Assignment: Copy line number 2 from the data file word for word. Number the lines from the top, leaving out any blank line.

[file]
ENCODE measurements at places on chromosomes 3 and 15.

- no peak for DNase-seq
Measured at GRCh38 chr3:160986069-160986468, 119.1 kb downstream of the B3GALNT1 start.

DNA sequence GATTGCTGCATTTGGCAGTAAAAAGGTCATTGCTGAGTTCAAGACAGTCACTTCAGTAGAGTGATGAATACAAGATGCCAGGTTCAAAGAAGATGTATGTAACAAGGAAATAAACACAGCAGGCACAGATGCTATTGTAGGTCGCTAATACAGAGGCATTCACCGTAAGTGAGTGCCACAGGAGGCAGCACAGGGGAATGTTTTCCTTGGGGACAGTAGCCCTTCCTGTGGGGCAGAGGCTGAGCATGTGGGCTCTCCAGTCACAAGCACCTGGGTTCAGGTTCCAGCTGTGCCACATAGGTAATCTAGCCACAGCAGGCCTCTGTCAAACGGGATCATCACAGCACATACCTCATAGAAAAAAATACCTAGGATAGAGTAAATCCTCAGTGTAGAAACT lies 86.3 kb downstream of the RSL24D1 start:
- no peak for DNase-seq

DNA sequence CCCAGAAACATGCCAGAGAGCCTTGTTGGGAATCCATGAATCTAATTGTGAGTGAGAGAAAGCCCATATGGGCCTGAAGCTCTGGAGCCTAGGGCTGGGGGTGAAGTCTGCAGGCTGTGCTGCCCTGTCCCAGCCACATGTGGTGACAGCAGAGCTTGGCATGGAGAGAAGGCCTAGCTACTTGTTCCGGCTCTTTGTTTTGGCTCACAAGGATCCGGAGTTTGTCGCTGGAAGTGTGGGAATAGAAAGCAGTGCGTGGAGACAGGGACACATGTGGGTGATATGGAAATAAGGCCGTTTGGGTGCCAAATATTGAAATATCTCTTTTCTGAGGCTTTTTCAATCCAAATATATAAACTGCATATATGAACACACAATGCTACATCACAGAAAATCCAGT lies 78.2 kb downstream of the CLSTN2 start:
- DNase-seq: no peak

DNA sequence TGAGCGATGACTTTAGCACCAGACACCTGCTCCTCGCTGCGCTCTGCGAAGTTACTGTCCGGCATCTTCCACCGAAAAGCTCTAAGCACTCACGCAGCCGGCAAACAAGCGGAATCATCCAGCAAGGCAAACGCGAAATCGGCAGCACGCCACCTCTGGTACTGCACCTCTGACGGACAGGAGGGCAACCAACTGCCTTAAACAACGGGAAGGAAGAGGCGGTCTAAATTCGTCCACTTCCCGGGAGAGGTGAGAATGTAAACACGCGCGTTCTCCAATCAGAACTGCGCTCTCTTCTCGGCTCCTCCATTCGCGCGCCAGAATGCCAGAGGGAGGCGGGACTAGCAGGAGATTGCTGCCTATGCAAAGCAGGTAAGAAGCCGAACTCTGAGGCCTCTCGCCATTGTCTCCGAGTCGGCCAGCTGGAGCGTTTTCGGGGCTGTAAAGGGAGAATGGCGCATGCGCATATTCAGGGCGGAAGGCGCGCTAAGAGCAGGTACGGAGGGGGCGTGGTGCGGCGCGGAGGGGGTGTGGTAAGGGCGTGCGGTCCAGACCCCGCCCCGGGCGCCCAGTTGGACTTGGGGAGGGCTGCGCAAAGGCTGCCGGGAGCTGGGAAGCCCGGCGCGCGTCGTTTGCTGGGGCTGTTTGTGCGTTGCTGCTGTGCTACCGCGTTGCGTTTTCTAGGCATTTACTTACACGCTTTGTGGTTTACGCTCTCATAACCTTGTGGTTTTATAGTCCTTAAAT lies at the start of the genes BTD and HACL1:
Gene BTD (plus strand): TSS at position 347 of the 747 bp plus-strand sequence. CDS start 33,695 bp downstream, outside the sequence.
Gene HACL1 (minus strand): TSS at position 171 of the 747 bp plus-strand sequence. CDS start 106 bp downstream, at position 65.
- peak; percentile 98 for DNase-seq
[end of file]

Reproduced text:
- no peak for DNase-seq